Quick update: in 2017 I decided to ditch Aweber and move to Convertkit. If you’re a blogger I strongly suggest you to do the same. Click that link to read why it’s more powerful than Aweber for you.
You should always start gathering your list. That’s what everybody says.
And it’s true. Your email list is the perfect way to contact your readers in many different occasional. Be it a contest, a newsletter, a question or an offer, your email list is probably the best way to get targeted people.
I started doing this 6 months ago and my first choice was Feedburner.
Now, I’m not going to create a table and analyze all the pros and cons of each email service. But I’ll tell you my experience in the past 6 months, when I started with Feedburner, then moved to Mailchimp and finally decided to use Aweber.
Perhaps I’ll be able to save you some time in the future, especially if you’re in the internet Marketing niche or any similar niche for where ad networks and affiliates are important.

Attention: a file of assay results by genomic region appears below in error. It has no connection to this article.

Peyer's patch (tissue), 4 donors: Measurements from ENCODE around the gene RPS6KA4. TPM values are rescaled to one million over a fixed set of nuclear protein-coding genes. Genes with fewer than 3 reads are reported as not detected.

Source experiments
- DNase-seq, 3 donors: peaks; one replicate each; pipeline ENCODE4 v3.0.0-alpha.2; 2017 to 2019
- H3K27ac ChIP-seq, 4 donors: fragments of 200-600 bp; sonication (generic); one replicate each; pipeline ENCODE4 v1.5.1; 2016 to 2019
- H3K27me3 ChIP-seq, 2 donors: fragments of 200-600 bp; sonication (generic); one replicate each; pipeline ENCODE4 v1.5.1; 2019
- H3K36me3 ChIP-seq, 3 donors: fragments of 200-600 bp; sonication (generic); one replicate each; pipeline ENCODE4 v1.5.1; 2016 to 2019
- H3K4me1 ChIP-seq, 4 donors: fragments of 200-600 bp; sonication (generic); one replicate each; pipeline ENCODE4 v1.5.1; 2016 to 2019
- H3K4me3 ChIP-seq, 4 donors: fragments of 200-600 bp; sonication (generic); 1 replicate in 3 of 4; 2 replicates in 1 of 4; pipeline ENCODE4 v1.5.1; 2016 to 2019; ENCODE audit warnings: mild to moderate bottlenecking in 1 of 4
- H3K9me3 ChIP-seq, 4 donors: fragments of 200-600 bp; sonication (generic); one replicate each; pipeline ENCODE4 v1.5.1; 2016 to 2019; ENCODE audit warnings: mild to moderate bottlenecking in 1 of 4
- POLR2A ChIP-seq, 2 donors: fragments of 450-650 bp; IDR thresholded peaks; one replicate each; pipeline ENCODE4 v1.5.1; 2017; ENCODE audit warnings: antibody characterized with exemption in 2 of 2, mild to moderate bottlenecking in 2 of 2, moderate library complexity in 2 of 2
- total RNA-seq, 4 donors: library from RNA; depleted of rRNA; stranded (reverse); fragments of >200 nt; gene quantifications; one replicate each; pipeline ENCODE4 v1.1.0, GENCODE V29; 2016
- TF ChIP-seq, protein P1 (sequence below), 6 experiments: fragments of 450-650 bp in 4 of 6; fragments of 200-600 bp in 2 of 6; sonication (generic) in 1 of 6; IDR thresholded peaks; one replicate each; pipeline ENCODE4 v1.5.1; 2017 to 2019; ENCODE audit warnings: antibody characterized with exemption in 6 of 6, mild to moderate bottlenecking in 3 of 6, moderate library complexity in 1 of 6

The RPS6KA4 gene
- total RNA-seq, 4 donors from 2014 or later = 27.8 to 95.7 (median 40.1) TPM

Feedburner – The free option
I started with Feedburner for many reasons but luckily I’m not using it anymore.
I choose Feedburner because come on! It’s a service from Google. What could be better than that?
It was FREE, and some big companies including SEO MOZ are still using it.
The main advantage of Feedburner is that it allows you to send a newsletter every time you publish something new in your blog without paying for any service. Without creating templates on HTML, selecting titles and all that stuff you usually do on an email autoresponder service.
However, Feedburner is crazy. And here’s why:
- Subscribers change a lot from one day to another. Unless you go directly to the email subscriptions, you’ll see a number that changes every day. Sometimes I had 50 subscribers, sometimes I had20 or even less. And then the next day again more than 30.
- You can’t send personalized emails. Unless you post it publicly on your blog, which doesn’t fit my needs.
- You can’t setup auto responders or create newsletters from other feeds and blogs. Autoresponders are key for many business today.
- There’s no “direct” contact with you and your readers. You can’t send a thank you letter, or an especial offer to make them more exclusive.
What’s up with the Chimp?
So after 4 months, I decided to try Mailchimp. To be honest, I already had a Mailchimp account and I’m used to it because where I work, I normally use it to send Eblasts to our customers about new products or promotions, and it works fine, really.